Feb 232011
 

Today I’m liveblogging from the CIGS Web 2.0 & Metadata Annual Seminar taking place at the National Library of Scotland, Board Room, George IV Bridge, Edinburgh. Usual live blog rules apply – the notes will probably change for corrections, tidying, pictures etc. [update: pictures are on Flickr (and will be added soon)] but should give a sense of the day.

OK we’re starting off with coffee, registration and biscuits and such. Below is the programme for the day – I’ll be filling in the gaps with notes throughout the day. The hashtag for the day is #cigs11.

Graeme Forbes, current chair of CIGS is introducing this, the fourth CIGS Web 2 & Metadata seminar. Our first speaker is Gilian Hanlon of SLIC.

Ask Scotland / Gillian Hanlon, SLIC

Gillian will be talking about Ask Scotland, a web based service which enables direct contact with a librarian to ask questions, sharing knowledge and collections with a global audience. This service is based in 17 different public libraries throughout Scotland and started as a local history service – it has now expanded but Scotland and Scottish History remain an important area for questions and knowledge sharing. Some specialist libraries have now joined Ask Scotland and the first Further Education library joined the group recently.

Ask Scotland also connects into Scotlands Information and CAIRNS – these are repurposed through maps and find a book icons in Ask Scotland so that these tools can be used by users, not just librarians. The intent is a one stop shop for users.

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 February 23, 2011  Posted by at 10:21 am LiveBlogs 1 Response »
Feb 172011
 

Today I’m live-blogging (and as such all the usual rules – I may make updates and add links etc. later on) the talk by Professor Richard Edwards, The School of Education at Stirling for DiCE entitled:

Mobilities and moorings in cyber education

Richard’s previous work has been on topics like postmodernism, post-humanism, post-globalism etc.  Richard is head of the School of Education at Stirling.

Richard will outline his thinking on spatial theory and spatial theory applied to education. And also on a particular project called Ensemble on the semantic web, spatial theory, technology and education.

Richard started as an undergraduate in geography, then moved into philosophy but geography has gotten more interesting recently and I’ve migrated back into that. There’s a lot of discussion on spaces and learning spaces in education but the notion of space is not theorized. So I try to look at the way in which spatial theory developing and what that means for educational technology, if it means anything at all. I’ll be presenting some of my current thinking but it’s a work in progress as any good research should be.

We’re all aware of new possibilities that have and continue to emerge in technologies and education. Then thinking about the different ways we can take that up and the ways in which we can look at relationships and connections etc.

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 February 17, 2011  Posted by at 2:01 pm LiveBlogs 1 Response »
Feb 032011
 

As many of you may already know I’ve been working with my colleagues to create a set of guidelines on blogging and social media for some time. I am therefore very excited to let you know that we have just published version 1.0 of the EDINA Social Media Guidelines on the EDINA website under a CC (Attribution-ShareAlike) license.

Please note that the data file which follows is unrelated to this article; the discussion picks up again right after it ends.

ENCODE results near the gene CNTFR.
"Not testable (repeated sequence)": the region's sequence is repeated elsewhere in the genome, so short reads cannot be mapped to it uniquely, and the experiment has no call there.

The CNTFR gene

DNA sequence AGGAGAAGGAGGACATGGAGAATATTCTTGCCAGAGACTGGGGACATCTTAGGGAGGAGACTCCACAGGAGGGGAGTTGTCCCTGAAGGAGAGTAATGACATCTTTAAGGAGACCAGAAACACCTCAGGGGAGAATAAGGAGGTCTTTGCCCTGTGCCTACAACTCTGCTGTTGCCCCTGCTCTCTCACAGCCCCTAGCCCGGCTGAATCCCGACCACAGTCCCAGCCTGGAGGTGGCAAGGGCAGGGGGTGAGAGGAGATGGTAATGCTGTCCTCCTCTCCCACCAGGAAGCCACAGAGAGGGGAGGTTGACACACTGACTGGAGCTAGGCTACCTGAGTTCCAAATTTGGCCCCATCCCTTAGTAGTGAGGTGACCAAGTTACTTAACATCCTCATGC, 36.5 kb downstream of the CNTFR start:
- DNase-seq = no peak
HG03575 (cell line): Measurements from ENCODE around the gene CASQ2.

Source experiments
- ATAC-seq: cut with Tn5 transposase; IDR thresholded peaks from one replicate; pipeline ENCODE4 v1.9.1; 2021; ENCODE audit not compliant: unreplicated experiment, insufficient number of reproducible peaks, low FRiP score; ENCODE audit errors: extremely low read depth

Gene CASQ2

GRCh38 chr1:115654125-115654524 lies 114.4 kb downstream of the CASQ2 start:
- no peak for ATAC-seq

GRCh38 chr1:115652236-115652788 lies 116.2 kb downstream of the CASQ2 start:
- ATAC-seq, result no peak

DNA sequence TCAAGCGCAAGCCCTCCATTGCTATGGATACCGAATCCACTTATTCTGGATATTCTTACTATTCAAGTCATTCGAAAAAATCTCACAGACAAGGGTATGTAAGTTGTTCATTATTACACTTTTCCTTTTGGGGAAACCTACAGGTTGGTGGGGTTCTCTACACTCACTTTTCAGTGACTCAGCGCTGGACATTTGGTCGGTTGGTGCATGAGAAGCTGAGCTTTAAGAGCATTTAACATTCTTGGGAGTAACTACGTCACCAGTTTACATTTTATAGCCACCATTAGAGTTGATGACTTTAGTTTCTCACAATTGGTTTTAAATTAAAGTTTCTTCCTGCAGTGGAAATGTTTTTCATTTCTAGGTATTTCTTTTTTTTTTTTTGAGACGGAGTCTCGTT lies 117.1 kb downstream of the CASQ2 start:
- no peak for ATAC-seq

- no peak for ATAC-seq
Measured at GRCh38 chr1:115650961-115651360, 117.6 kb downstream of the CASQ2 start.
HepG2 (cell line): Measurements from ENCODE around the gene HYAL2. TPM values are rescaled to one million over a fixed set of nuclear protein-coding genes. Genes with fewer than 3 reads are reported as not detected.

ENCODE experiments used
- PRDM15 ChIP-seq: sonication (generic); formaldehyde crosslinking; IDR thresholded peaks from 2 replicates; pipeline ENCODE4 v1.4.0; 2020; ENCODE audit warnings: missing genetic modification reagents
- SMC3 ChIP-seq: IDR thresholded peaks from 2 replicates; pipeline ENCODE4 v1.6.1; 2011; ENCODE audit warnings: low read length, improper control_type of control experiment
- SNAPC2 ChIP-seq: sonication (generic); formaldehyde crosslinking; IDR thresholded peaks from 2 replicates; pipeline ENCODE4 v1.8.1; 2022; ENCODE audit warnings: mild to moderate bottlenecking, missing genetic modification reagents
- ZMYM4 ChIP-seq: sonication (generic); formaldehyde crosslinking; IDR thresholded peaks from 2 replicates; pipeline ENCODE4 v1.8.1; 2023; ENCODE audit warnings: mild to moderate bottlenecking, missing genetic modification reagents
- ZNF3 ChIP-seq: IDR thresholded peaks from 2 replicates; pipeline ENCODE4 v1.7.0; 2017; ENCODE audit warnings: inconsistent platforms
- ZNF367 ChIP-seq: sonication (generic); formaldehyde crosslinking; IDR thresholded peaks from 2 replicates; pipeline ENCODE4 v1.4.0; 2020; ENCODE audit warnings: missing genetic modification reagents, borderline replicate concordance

The guidelines are intended to encourage and support use of social media but also to provide some common sense advice about getting presences set up, dealing with difficult comments, etc.  We have been using various draft versions of the guidelines internally for some time in order to gather feedback on how well they work, what else should be covered, etc. and this has been an invaluable process. I think the guidelines that have emerged are much stronger for the community input we’ve had and this first full version feel really compact, really relevant and cover a lot of ground, or, as my colleague Paul puts it: the guidelines are “a short but meaty” document.

Obviously social media moves fast and to stay relevant these guidelines will continue to develop, iterating regularly to take account of new tools and technologies and to take account of the feedback we receive back. With that in mind I would love to hear your comments and feedback on this first version.

Publishing the guidelines means we are not only being transparent about our own processes of adopting and using social media but it also means we can learn from others’ experiences and feedback. We are also sharing what we have learned over a roughly two year process. When I began drafting the guidelines I reviewed other social media guidelines (for which Jeremiah Oywang’s blog is always a useful source) including those from IBM, the UK Government Twitter guidance (links to Guardian coverage as the original copy is no longer available), various local councils policies, the BBC guidelines and, curiously but very usefully, the US Air Force flow chart for dealing with comments (which has inspired our own comment moderation guide).

We’ve also used the guidelines as an opportunity to flag up some of our current social media activity. We already have a social media page on the EDINA website but we’ve also posted a news item today to highlight some of the recent activity on those blogs, twitter accounts, Facebook pages, etc. that we list. My colleagues at EDINA share their substantial expertise and experiences through project, service and team social media presences and I highly recommend taking a wee look around the blogs in particular.

I hope you’ll find the guidelines interesting and if you think they might be useful for your own organisation please do have a look, grab a copy and adapt as you’d like – though I’d love to hear how you’re using them – do leave me a comment or drop me an email!